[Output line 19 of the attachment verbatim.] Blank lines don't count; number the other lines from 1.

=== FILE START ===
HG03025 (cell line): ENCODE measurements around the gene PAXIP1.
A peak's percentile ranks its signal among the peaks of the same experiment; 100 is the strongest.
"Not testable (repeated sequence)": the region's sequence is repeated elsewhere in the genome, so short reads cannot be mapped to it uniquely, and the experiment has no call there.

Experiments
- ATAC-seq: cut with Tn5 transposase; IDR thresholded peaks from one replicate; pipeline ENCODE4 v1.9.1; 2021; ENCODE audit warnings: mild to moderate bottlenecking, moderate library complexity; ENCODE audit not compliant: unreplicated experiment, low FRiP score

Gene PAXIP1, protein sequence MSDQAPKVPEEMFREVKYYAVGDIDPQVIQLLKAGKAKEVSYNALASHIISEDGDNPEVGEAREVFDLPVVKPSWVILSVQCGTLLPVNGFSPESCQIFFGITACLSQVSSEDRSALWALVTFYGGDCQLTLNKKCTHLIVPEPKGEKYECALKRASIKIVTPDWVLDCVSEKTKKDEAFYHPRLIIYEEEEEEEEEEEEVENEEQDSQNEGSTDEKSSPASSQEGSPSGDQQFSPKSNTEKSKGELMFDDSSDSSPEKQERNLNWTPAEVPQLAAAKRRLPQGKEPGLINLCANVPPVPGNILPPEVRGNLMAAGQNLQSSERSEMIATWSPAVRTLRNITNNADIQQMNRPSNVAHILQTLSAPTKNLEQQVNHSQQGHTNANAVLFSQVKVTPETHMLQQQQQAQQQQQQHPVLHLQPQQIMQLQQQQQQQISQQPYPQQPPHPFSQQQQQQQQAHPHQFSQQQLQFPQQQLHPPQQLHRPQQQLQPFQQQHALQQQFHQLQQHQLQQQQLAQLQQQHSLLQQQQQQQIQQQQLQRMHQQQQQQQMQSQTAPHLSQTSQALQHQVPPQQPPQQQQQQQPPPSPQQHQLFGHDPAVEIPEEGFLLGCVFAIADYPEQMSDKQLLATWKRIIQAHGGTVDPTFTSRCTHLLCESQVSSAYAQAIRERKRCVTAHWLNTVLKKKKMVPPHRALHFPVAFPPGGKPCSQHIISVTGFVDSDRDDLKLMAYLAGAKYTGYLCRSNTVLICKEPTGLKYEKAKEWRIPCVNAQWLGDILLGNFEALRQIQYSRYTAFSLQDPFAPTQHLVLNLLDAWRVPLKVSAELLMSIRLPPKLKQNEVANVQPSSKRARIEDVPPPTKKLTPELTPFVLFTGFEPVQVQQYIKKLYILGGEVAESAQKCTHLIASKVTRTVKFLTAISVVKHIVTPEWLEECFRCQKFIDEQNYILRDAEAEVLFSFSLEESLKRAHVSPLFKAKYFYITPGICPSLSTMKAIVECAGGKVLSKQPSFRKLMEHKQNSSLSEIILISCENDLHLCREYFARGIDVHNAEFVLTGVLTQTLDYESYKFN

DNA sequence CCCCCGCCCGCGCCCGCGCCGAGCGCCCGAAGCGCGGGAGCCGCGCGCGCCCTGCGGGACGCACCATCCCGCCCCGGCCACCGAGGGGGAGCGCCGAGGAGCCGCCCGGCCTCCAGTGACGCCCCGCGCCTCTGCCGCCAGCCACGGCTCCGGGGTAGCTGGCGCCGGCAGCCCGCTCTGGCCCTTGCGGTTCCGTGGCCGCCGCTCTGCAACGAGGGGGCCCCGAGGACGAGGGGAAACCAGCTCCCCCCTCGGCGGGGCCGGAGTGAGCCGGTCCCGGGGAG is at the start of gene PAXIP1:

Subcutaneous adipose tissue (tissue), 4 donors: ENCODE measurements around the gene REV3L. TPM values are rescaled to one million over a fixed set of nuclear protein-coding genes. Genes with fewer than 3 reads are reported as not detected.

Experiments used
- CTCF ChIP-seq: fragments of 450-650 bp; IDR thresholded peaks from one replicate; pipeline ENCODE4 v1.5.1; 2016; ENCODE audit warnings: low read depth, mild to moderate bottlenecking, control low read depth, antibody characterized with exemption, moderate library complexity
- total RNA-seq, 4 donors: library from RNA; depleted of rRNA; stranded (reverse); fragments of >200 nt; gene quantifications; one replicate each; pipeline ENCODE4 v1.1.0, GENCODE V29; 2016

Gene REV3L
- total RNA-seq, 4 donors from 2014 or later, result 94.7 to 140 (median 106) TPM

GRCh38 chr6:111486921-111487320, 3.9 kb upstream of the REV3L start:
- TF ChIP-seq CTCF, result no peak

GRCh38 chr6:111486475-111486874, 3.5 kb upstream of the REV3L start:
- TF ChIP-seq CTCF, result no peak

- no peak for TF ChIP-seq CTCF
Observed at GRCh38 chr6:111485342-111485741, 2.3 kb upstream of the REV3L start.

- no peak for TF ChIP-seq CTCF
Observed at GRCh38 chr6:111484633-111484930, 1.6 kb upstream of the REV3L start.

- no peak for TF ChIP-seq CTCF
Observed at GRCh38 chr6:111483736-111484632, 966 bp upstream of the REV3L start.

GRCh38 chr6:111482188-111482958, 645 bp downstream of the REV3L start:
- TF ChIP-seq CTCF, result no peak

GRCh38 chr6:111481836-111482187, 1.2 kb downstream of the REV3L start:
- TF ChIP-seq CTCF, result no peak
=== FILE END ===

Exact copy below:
Observed at GRCh38 chr6:111485342-111485741, 2.3 kb upstream of the REV3L start.